Archive for Marvel Tarot

The Marvel Tarot


This was the most remarkable comic I picked up last week.

Sure, everything else I got had more action, more plot and character development, more people in form-fitting spandex costumes. “The Marvel Tarot” is the one with no action, lots of unfamiliar characters, insanely dense and complicated faux-scholarly research into esoteric subjects, and occasionally unreadable text. And this one is still the one I keep going back to, over and over, so I can re-read it.

What is it? It’s the in-depth notes and research of Ian McNee, a minor Marvel character who used to butt heads with Dr. Strange from time to time. He gives us a quick overview of Hermetic magick, mystical correspondences, and the multiple magical planes of existence. He briefly reviews the history of magic in the Marvel Universe and lists some of the Sorcerers Supreme through the centuries.

The bulk of the comic is devoted to McNee’s study of an enchanted deck of Tarot cards that depicts various Marvel characters on the cards in the major arcana. Fer instance, Ghost Rider is on the Judgment card, Brother Voodoo is the Hanged Man, Dr. Strange is the Magician. But the deck has been broken somehow, so more than one person may show up on the cards from time to time — both Dr. Doom and Naga show up periodically as the Emperor, while the High Priestess card cycles from Agatha Harkness to the Scarlet Witch to Storm.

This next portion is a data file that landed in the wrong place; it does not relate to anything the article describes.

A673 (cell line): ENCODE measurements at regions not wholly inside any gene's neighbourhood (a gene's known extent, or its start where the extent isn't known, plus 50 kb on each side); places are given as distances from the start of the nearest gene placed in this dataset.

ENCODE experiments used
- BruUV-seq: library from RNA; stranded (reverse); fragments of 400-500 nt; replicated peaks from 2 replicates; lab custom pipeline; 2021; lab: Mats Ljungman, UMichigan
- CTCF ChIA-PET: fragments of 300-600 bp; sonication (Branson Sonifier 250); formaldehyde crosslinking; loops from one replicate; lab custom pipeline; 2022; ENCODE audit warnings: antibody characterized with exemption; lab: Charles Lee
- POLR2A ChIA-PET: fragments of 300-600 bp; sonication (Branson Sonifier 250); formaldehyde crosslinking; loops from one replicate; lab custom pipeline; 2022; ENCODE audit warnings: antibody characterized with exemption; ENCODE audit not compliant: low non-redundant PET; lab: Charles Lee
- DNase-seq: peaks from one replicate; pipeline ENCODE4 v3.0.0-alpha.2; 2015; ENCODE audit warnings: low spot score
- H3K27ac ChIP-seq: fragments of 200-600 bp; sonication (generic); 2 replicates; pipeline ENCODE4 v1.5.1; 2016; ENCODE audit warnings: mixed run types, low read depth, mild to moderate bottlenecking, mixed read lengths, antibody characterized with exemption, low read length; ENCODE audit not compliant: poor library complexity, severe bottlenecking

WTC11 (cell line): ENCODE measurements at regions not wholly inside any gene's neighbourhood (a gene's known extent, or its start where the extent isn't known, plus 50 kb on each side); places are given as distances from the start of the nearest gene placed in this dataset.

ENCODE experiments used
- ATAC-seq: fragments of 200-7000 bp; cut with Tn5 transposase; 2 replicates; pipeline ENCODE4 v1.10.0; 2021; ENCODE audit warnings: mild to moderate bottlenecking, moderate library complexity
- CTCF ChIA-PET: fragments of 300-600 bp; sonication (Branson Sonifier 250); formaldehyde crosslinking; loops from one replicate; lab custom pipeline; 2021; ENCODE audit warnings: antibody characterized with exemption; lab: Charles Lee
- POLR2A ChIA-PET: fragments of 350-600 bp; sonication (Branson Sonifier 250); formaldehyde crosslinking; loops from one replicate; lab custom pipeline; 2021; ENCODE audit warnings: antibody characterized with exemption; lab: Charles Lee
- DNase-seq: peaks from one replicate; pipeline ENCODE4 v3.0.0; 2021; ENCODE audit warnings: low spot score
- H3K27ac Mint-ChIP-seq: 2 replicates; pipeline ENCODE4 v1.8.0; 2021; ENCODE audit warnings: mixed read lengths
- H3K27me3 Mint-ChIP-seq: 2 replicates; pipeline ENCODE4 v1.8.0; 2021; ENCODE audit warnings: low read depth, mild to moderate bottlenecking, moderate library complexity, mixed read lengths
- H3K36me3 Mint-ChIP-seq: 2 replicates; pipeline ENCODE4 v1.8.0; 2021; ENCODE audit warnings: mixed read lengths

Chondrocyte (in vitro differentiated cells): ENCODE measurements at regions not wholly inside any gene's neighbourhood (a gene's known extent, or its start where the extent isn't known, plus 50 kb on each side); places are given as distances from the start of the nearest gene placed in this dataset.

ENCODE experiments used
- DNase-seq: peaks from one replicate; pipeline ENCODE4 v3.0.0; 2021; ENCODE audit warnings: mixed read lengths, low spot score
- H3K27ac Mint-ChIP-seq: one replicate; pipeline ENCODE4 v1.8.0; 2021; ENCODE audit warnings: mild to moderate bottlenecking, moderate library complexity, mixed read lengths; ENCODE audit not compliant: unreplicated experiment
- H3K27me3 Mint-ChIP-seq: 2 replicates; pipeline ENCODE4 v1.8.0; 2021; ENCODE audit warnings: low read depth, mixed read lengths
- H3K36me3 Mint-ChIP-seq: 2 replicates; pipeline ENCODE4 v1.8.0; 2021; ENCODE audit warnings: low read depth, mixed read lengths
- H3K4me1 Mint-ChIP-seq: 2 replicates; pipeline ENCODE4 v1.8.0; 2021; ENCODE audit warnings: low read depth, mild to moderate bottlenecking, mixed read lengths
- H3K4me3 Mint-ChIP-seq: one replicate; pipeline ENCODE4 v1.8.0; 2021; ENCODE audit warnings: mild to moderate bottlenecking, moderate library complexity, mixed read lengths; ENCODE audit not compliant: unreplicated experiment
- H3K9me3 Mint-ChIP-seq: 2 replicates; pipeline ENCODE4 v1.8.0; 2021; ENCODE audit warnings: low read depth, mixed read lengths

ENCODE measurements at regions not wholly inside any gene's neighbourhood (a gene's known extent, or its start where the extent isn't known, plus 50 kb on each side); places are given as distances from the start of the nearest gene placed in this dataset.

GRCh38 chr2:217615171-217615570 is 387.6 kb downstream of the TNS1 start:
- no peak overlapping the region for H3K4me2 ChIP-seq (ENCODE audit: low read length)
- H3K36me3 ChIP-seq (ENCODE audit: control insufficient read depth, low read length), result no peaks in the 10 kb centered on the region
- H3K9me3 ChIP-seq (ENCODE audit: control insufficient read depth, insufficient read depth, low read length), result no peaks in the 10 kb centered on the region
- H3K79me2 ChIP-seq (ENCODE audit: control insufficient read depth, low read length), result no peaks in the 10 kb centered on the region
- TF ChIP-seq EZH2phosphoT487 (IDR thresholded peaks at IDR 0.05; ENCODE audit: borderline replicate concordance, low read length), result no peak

There’s no story to speak of, and there’s not even any traditional comic art. Every page is composed of pages from ancient grimoires, medieval artwork of angels and demons, and mystic artifacts from around the world. Scattered throughout are McNee’s notes, pastiches of old fairy tales, and the Tarot cards, which are based on the old familiar Rider-Waite Tarot deck you can find in most bookstores.

The comic is not always easy to read — some of the text is sideways, upside down, or printed in Latin or another ancient language. But it’s a beautiful book, and David Sexton, the writer/designer deserves major kudos for his work here.

I’m not sure I can vouch for the accuracy of the material about the Tarot, Hermetic magic, and all that, but in my youth, I was very much into this sort of thing, so I read lots of books on these topics. If they’re not accurate, they at least sound really accurate.

Oh, and I also like the idea that Marvel is going to make magic something other than simple hocus-pocus and big explosions. It looks like they’re going to push the idea that magic is hard, magic is strange, magic is scary. It doesn’t take very much research on the real-life Hermetic traditions to get the idea across that magic, back in the old days, required lots and lots of study of lots of weird, scary, vague books. I love the idea that Marvel may start focusing on magic as something truly and exquisitely complex and bizarre — that’s something you don’t see a lot of in fiction.

Verdict: Thumbs way up. A very challenging read, but a very rewarding one as well.

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